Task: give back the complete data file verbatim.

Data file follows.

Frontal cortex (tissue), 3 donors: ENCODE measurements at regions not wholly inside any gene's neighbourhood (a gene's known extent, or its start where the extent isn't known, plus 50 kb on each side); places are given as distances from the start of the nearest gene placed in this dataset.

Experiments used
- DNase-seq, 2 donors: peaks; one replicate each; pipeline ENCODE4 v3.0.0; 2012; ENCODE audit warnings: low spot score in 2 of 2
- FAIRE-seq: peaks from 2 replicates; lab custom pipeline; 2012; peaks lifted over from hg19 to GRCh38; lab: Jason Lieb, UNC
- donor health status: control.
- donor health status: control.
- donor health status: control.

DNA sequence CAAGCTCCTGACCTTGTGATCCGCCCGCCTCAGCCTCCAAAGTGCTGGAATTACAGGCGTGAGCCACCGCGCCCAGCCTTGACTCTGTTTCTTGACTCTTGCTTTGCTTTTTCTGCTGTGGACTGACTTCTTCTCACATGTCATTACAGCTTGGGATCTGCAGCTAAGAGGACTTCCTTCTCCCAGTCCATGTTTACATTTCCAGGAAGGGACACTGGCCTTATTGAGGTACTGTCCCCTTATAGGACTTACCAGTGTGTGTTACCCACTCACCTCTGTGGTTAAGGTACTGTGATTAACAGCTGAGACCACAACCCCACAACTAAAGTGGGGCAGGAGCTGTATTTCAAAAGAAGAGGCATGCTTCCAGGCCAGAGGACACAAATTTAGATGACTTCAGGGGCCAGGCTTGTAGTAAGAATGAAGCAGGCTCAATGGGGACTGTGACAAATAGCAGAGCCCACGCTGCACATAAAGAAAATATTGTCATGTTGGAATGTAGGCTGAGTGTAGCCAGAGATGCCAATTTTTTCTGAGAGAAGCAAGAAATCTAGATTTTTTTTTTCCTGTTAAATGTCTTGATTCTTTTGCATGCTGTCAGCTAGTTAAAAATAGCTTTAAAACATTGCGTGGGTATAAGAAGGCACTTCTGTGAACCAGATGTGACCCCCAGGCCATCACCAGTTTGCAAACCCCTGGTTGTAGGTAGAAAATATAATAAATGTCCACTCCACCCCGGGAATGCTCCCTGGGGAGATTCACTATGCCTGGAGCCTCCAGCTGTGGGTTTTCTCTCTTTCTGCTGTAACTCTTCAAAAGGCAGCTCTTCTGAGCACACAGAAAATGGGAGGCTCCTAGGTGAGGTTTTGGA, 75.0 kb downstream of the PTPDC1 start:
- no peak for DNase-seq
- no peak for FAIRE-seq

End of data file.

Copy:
Frontal cortex (tissue), 3 donors: ENCODE measurements at regions not wholly inside any gene's neighbourhood (a gene's known extent, or its start where the extent isn't known, plus 50 kb on each side); places are given as distances from the start of the nearest gene placed in this dataset.

Experiments used
- DNase-seq, 2 donors: peaks; one replicate each; pipeline ENCODE4 v3.0.0; 2012; ENCODE audit warnings: low spot score in 2 of 2
- FAIRE-seq: peaks from 2 replicates; lab custom pipeline; 2012; peaks lifted over from hg19 to GRCh38; lab: Jason Lieb, UNC
- donor health status: control.
- donor health status: control.
- donor health status: control.

DNA sequence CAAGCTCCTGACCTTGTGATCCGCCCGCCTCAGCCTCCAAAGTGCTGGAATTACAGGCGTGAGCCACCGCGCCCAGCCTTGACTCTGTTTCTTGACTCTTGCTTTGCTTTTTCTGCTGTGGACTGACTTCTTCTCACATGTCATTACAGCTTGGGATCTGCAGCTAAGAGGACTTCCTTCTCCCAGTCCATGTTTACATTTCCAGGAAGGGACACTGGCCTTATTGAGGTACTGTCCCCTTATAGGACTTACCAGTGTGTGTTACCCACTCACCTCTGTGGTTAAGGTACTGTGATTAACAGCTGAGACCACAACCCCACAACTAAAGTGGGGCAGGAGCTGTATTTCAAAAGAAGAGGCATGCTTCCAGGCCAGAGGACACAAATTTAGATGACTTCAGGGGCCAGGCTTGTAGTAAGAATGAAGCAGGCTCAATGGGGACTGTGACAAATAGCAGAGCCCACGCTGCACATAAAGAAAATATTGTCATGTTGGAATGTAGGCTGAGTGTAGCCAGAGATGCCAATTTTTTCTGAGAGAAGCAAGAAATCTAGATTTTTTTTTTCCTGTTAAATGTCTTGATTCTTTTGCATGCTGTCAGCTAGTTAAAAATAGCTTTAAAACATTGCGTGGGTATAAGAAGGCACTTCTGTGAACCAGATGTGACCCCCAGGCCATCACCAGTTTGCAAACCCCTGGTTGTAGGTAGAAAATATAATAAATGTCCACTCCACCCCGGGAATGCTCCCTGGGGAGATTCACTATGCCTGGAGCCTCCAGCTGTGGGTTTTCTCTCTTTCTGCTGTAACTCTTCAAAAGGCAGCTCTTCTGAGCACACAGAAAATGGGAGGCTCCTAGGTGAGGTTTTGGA, 75.0 kb downstream of the PTPDC1 start:
- no peak for DNase-seq
- no peak for FAIRE-seq